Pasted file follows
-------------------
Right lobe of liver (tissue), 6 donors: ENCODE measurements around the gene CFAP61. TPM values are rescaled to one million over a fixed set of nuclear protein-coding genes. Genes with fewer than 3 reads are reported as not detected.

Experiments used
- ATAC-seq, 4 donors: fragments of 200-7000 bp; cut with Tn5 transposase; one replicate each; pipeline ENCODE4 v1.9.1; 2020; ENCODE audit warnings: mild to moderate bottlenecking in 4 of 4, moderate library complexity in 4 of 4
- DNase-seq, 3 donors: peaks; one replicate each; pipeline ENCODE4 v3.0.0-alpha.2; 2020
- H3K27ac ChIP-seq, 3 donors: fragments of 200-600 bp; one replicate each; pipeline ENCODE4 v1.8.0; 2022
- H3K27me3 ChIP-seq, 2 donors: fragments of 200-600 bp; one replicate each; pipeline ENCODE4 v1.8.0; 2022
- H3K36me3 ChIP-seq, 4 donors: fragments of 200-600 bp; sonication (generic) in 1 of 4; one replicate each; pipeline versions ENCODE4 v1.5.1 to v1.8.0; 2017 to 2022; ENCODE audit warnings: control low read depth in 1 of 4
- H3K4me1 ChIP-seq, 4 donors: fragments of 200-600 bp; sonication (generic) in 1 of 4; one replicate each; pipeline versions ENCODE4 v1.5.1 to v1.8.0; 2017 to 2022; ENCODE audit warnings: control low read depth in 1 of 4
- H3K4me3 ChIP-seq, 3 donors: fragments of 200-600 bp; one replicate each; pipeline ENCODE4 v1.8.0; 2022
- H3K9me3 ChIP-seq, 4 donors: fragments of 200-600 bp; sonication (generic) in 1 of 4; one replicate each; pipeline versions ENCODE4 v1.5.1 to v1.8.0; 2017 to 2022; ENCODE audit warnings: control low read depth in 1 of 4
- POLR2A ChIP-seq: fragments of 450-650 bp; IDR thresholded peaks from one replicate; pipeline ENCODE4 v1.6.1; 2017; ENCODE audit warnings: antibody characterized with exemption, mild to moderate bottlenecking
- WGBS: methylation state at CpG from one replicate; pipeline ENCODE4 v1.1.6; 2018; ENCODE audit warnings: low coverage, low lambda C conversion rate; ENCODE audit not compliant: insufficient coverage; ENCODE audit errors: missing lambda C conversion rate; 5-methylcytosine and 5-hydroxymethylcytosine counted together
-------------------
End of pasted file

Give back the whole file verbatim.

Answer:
Right lobe of liver (tissue), 6 donors: ENCODE measurements around the gene CFAP61. TPM values are rescaled to one million over a fixed set of nuclear protein-coding genes. Genes with fewer than 3 reads are reported as not detected.

Experiments used
- ATAC-seq, 4 donors: fragments of 200-7000 bp; cut with Tn5 transposase; one replicate each; pipeline ENCODE4 v1.9.1; 2020; ENCODE audit warnings: mild to moderate bottlenecking in 4 of 4, moderate library complexity in 4 of 4
- DNase-seq, 3 donors: peaks; one replicate each; pipeline ENCODE4 v3.0.0-alpha.2; 2020
- H3K27ac ChIP-seq, 3 donors: fragments of 200-600 bp; one replicate each; pipeline ENCODE4 v1.8.0; 2022
- H3K27me3 ChIP-seq, 2 donors: fragments of 200-600 bp; one replicate each; pipeline ENCODE4 v1.8.0; 2022
- H3K36me3 ChIP-seq, 4 donors: fragments of 200-600 bp; sonication (generic) in 1 of 4; one replicate each; pipeline versions ENCODE4 v1.5.1 to v1.8.0; 2017 to 2022; ENCODE audit warnings: control low read depth in 1 of 4
- H3K4me1 ChIP-seq, 4 donors: fragments of 200-600 bp; sonication (generic) in 1 of 4; one replicate each; pipeline versions ENCODE4 v1.5.1 to v1.8.0; 2017 to 2022; ENCODE audit warnings: control low read depth in 1 of 4
- H3K4me3 ChIP-seq, 3 donors: fragments of 200-600 bp; one replicate each; pipeline ENCODE4 v1.8.0; 2022
- H3K9me3 ChIP-seq, 4 donors: fragments of 200-600 bp; sonication (generic) in 1 of 4; one replicate each; pipeline versions ENCODE4 v1.5.1 to v1.8.0; 2017 to 2022; ENCODE audit warnings: control low read depth in 1 of 4
- POLR2A ChIP-seq: fragments of 450-650 bp; IDR thresholded peaks from one replicate; pipeline ENCODE4 v1.6.1; 2017; ENCODE audit warnings: antibody characterized with exemption, mild to moderate bottlenecking
- WGBS: methylation state at CpG from one replicate; pipeline ENCODE4 v1.1.6; 2018; ENCODE audit warnings: low coverage, low lambda C conversion rate; ENCODE audit not compliant: insufficient coverage; ENCODE audit errors: missing lambda C conversion rate; 5-methylcytosine and 5-hydroxymethylcytosine counted together